Congress To Tackle Minor League Baseball Teams On The Chopping Block Problem

Money makes the world go round.  

Congress returns from a brief Thanksgiving holiday recess on Monday and on Tuesday, one House group plans to begin the effort to save a good number of Minor League Baseball teams from being put out of business at the end of the 2020 season. The Save Minor League Baseball Task Force will be co-chaired by Massachusetts Democrat Lori Trahan, whose district includes Lowell, Massachusetts and a team headed for the chopping block, the Lowell Spinners, along with West Virginia Republican David McKinley. Others will be added to the task force. Major League Baseball owners know Congress as federal lawmakers artificially suppressed Minor League Baseball players’ salaries by giving MLB owners the ability to exempt minor league baseball players from earning a minimum wage. Major League Baseball owners view minor league players as seasonal workers and that in the eyes of the owners the players should not count a short term seasonal apprenticeship as some sort of real career.

Minor League Baseball teams in Erie, Pennsylvania and Binghamton, New York are on the elimination list. This despite the fact that earlier this year, Pennsylvania gave a $12 million state grant to Erie to fix up the local stadium for the Double A Eastern League Erie Sea Wolves, a Detroit Tigers minor league team. The money was earmarked for a new scoreboard, revamped concessions and upgrades in bathrooms, all which would fall under Major League Baseball’s stadium upgrade guidelines. New York State and Binghamton city officials came up with $5 million in public money to upgrade the local stadium. New York Governor Andrew Cuomo has found millions of public dollars for stadium improvements for the New York Mets-owned Syracuse Triple A International League team. Major League Baseball owners want public money for stadiums and seemingly feel no sense of loyalty to local taxpayers. MLB owners are complaining about stadium conditions and travel concerns. It’s all about money.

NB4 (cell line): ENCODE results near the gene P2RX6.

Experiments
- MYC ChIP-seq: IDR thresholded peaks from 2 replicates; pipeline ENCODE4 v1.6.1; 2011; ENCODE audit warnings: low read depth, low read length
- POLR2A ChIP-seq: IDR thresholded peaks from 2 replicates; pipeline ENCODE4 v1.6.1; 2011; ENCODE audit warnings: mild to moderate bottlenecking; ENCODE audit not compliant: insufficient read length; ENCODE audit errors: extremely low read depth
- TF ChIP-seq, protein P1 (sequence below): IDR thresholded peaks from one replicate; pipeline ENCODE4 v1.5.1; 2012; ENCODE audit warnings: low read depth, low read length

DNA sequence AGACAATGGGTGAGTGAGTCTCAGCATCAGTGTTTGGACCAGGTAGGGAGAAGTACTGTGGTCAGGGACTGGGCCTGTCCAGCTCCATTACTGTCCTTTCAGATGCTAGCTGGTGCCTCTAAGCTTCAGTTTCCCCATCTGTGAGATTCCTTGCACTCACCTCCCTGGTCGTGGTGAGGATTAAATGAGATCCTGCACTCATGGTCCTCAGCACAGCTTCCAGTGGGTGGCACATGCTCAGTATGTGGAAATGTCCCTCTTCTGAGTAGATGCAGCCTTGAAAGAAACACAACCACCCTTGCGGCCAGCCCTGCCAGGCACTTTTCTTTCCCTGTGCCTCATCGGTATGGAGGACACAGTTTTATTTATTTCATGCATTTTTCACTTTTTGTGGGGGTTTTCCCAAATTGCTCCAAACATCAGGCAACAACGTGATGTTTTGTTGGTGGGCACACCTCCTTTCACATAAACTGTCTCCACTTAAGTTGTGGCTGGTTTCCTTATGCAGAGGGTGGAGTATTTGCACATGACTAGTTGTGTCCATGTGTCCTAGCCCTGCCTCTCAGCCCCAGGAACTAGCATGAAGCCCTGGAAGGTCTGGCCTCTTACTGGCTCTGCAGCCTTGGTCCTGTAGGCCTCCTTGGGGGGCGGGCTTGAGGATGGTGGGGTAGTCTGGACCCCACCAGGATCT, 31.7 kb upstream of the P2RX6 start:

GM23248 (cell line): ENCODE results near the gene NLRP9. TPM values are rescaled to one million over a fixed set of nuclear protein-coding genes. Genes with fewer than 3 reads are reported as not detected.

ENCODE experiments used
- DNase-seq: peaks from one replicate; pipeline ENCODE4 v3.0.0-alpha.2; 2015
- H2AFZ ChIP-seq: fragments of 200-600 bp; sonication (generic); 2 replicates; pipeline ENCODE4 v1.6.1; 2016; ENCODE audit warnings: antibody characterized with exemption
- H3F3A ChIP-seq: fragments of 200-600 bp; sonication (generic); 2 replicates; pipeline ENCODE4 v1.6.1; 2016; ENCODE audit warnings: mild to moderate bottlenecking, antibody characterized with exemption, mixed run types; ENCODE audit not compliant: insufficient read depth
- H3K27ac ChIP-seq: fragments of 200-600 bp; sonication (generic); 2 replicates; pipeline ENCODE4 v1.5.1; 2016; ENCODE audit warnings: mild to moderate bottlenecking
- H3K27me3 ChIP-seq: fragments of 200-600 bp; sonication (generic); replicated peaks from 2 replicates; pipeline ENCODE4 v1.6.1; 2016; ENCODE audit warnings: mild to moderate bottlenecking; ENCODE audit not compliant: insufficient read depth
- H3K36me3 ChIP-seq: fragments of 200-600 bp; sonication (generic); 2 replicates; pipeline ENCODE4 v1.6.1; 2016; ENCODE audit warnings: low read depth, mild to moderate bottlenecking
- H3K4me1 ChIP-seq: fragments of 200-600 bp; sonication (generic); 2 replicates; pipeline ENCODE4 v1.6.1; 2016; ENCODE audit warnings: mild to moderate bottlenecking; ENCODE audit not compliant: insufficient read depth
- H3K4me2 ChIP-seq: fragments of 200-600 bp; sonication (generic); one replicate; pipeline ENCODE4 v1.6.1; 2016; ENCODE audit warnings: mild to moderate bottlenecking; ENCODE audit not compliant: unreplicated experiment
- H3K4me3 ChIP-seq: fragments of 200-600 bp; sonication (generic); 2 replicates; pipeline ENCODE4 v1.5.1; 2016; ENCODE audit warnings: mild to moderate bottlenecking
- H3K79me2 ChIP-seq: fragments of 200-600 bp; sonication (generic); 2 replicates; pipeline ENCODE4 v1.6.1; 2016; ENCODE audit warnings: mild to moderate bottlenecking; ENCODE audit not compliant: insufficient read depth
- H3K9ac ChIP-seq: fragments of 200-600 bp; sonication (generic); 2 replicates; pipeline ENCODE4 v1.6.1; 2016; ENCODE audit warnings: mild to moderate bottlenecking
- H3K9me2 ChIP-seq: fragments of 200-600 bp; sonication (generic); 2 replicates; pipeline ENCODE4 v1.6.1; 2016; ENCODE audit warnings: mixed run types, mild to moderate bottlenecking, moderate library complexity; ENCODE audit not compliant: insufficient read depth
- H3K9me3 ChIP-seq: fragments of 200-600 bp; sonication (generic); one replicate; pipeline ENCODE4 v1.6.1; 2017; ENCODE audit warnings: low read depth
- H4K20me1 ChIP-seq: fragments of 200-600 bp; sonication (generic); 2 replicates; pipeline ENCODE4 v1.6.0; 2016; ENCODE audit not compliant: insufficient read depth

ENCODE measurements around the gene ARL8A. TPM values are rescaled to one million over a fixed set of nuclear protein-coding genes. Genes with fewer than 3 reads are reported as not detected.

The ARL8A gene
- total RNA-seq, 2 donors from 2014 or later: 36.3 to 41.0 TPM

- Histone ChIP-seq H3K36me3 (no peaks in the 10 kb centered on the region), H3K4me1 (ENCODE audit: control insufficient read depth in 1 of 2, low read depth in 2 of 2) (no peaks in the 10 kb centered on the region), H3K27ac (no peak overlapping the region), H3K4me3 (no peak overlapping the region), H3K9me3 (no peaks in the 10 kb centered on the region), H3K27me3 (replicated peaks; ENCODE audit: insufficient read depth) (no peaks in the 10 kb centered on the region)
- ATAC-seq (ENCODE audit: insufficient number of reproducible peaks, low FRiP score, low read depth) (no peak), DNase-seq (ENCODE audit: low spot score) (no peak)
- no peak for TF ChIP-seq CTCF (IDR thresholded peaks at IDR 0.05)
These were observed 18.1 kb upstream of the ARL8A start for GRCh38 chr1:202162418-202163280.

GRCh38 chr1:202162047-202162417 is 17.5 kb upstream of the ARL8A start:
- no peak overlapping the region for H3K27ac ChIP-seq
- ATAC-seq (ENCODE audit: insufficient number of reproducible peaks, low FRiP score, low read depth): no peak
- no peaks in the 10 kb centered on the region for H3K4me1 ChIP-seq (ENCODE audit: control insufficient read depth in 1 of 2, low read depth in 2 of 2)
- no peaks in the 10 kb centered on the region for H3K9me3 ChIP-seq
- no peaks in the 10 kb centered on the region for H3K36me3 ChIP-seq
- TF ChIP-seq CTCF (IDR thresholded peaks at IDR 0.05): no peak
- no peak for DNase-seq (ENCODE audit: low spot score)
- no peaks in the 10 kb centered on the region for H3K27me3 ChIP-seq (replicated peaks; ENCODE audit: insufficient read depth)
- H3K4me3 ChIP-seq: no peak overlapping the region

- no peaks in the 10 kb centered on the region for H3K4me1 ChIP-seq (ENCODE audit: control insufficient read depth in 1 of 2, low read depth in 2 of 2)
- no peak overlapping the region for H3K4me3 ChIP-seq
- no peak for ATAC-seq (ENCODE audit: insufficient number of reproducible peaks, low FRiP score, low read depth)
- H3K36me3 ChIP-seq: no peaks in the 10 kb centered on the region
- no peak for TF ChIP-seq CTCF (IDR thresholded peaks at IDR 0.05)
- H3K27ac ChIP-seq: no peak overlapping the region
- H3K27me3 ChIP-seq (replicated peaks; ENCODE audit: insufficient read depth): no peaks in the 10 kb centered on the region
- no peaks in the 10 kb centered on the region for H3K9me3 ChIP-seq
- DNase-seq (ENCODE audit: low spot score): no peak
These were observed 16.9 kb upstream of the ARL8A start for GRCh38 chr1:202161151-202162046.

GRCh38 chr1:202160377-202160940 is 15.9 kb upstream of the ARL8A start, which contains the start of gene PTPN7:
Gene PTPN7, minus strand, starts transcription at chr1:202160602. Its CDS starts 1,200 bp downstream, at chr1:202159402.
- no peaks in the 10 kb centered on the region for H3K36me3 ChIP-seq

MLB boss Rob Manfred AP-PHOTO